IE9, FF4 beta in real-world benchmarkSeptember 16, 2010
Most browser benchmarks are isolated, artificial tests that can be gamed by browser vendors optimizing those specific cases. With only those benchmarks to go on, we were skeptical that IE9′s beta would actually outperform other modern browsers in real-world applications.
To separate hype from reality, we built our first browser benchmarking tool based in Lucidchart itself.
Numbers and analysis are after the break.
The big picture
Surprisingly, Firefox 4.0 Beta 6 came in behind all other browsers except for IE8–even coming in behind its predecessor, Firefox 3.6. While we expect its performance to improve before release, it was surprising to see this result. It should be noted that no Firefox 4.0 Beta 6 test run came in faster than any test run by another modern browser.
IE9 Beta 1 performed surprisingly well (with a few caveats; see the notes below). In fact, it performs well enough that Lucidchart will finally be able to remove the obnoxious warning to IE users that they’re getting an inferior experience in Lucidchart.
These tests were conducted on a Windows 7 x64 laptop running a Core i7 Q720 CPU with 4GB of DDR3 RAM.
For each browser tested, we closed and relaunched the browser before each trial, and the window size was consistent across all trials. The document for the benchmark was very similar to our standard business process template, of moderate complexity. We ran four trials for each browser, and the results shown here are averaged across those trials.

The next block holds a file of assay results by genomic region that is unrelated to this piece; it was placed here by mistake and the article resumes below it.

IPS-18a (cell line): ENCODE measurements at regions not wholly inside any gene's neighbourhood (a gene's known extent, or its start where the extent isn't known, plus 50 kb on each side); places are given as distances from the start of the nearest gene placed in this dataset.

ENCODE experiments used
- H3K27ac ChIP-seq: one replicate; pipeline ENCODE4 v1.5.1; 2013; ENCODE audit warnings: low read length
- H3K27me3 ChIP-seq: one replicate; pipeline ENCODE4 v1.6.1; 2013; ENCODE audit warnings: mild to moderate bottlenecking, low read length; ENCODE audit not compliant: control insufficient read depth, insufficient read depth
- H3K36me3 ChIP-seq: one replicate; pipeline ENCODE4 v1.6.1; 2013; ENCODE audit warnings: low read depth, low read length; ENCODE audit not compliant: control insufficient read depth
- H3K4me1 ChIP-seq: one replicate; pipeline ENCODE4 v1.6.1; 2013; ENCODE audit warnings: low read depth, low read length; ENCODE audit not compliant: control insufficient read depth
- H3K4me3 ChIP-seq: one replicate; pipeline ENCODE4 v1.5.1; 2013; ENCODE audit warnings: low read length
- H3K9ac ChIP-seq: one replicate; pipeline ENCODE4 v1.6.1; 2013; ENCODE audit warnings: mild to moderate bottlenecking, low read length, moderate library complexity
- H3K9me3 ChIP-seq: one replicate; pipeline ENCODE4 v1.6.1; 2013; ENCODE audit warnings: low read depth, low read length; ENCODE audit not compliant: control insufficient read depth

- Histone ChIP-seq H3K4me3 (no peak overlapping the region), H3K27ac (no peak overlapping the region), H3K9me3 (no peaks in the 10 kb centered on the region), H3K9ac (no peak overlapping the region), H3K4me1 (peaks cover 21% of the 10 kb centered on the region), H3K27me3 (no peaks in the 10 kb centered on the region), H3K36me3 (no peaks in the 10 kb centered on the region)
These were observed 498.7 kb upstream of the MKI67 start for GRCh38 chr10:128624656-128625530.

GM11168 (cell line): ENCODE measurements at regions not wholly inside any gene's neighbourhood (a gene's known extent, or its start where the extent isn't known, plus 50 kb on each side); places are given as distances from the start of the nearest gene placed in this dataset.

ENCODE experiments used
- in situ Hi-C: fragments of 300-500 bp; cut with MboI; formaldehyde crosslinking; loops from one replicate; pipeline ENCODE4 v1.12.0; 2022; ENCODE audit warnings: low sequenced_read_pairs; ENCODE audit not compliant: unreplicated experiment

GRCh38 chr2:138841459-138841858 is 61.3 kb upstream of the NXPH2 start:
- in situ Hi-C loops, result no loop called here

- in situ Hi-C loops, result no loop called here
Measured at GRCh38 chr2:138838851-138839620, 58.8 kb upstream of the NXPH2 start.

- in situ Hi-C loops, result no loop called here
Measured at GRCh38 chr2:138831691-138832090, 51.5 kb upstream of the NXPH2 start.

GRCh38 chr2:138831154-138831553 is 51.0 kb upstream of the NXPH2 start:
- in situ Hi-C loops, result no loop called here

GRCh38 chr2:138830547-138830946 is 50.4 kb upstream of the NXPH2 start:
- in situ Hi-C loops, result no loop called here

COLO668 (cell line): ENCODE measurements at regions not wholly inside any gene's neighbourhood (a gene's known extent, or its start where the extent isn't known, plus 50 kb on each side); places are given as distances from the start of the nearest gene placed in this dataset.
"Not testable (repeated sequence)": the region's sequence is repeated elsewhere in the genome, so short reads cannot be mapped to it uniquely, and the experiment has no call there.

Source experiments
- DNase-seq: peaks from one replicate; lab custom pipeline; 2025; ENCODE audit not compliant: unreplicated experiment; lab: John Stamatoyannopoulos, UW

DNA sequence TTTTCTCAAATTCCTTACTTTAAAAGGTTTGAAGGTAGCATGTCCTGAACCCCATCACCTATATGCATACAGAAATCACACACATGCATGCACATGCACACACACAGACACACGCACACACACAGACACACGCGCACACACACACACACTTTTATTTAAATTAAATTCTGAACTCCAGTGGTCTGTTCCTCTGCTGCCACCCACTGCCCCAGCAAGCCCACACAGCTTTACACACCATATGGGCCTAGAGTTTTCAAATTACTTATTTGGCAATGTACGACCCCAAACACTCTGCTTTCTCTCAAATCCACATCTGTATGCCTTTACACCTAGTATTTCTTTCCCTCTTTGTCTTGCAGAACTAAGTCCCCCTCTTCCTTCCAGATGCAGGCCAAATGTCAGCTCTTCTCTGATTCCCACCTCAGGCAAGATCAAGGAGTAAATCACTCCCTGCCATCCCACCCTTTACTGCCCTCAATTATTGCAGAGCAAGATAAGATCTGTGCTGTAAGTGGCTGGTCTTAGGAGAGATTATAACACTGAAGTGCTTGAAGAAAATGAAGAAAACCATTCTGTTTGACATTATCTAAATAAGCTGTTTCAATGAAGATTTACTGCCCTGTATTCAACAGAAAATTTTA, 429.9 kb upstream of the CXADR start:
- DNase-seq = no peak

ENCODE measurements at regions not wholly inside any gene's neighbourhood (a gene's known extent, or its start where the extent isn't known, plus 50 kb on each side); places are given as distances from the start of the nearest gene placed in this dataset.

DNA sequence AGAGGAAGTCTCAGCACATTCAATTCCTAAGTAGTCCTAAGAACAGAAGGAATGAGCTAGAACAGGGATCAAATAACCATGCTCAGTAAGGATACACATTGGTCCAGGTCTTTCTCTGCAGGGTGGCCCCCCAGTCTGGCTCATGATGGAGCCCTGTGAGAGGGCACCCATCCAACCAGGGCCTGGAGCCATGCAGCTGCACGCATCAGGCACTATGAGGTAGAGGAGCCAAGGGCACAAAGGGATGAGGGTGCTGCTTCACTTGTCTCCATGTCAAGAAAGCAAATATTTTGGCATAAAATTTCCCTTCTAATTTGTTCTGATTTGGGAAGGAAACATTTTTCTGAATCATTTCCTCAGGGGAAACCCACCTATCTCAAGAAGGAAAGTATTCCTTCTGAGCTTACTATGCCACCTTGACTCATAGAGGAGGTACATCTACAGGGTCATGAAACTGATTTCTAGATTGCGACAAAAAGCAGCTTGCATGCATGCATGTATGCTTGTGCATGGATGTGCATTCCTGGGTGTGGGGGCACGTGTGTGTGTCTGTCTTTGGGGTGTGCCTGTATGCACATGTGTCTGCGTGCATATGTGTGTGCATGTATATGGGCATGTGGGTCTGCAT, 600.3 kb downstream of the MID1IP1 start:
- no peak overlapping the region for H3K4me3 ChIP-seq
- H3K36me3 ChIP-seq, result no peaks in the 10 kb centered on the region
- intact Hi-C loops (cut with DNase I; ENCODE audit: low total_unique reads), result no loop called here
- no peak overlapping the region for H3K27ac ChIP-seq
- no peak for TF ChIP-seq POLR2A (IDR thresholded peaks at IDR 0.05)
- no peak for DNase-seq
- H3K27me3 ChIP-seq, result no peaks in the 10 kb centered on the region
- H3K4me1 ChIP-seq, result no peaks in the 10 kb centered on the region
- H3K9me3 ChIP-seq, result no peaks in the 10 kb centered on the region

Some final notes on Firefox 4 Beta 6
In several trials on Firefox 4 Beta 6, performance absolutely tanked due to the browser doing some unknown background work. These trials were discarded for the purpose of this data, but it should be noted that Firefox 4 may have inconsistent performance for certain types of modern web applications, like Lucidchart.
Some final notes on IE9 Beta 1
When we first attempted the benchmark in IE9 beta 1, we got results only about twice as fast as in IE8, and many times slower than all the other browsers tested. This actually led us to fix a minor flaw in our rendering algorithm that had us performing many more DOM operations that we needed to during rendering. Removing that flaw let IE9 catch up to most of the other browsers (Chrome excluded).
Run the benchmark yourself
This benchmark can be run by anyone in Lucidchart. First, sign up for a free account here.
Then create a document that you’d like to benchmark. Right-click the block you’d like to have dragged around the page by the benchmark, and click “Bring to Front.” The benchmark uses the topmost block for its test.
Then click the tools menu, and select “Benchmark Performance.”Tech Talk. Bookmark the permalink.